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Discussion Starter · #1 ·
I'm going to change the feeder house chain on my TR86 and was looking for some tips to make the job go easier.

It'll be Monday before we get to it, so I'll have the weekend to figure it out.

My old chain was getting slack, no half link to take out, and the tensioners were at the limit, and the chain would bounce the stone trap open more than occaissionally during the last 2 days. I turned the trap sensitivity down to Low and temporarily solved that aggravation.

I bought a CNH feeder chain, complete with new slats.

Thanks for any tips...
 

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Split your chain
link the old one to the new one and pull on thru.
use the wrench on the feeder to turn the new one in and old out
done.
How dry were the beans yesterday? You just about choked me with bean dust. LOL
CC
 

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have you peaked at your sprockets also? they may need replacing?

i have heard you can remove the shields off the front of the feeder and thread it through there also but we never tried it that way.we always put the corn header on and either drop the feeder house stand or block up the feeder and undo the feeder house from the machine and back away. then do like the other poster said, hook the new into the old and turn it through. by doing it this way, if those sprockets needed replacing they will be right there or just a good way to check the sprockets out and make sure the sprockets & chain are lined up correctly as one of ours from the factory had the sprockets misaligned. that chain always made noise and we found out why that way. oh, always had to replace the anti wrap shields on the shaft also at the same time as those plastic doughnuts would always strip the threads when we tried to tighten back up on them.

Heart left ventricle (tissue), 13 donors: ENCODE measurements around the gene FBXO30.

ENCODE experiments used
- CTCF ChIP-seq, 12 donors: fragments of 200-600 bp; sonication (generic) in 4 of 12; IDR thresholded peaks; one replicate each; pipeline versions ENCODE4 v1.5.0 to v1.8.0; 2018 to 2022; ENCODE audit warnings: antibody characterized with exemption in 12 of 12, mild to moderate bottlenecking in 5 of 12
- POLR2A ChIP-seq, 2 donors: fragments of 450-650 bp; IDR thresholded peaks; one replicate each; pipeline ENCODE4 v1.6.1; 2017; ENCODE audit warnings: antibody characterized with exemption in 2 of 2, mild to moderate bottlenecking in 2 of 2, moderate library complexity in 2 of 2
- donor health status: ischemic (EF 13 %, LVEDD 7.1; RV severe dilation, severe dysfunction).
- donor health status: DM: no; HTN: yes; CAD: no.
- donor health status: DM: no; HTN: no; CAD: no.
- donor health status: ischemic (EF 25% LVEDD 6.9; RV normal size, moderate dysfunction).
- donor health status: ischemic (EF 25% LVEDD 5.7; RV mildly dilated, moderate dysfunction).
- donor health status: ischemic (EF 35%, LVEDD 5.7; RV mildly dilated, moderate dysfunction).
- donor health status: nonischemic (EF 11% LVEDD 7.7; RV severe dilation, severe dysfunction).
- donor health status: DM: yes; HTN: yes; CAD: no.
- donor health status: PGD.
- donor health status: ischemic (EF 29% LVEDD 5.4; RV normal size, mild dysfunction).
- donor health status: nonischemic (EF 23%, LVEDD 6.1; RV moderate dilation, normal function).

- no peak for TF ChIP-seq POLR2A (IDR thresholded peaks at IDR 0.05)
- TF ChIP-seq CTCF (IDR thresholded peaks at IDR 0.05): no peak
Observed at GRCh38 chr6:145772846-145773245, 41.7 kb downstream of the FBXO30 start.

if you wanted to try and get by with the old one though, loosen the chain all the way up.........open and go through the stone trap door, with some sort of clamping device (we used those small nylon racheting straps) pull/clamp the slats together on each side and pull the slack out. grind out the unneeded length's worth of links and replace the quick links. you can see the sprockets from that view point with a light also.

best of luck!
 

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Discussion Starter · #5 ·
Thanks Trfromwayback...I hadn't thought about the sprockets, I'll have to have a good look at them. I had considered grinding out some links but with acres ahead of me and sunshine for a couple days, I was reluctant to start cutting anything apart and put myself further behind.

I'm fairly certain the chain will go in through the front of the feeder house, with the sheilding removed.
 
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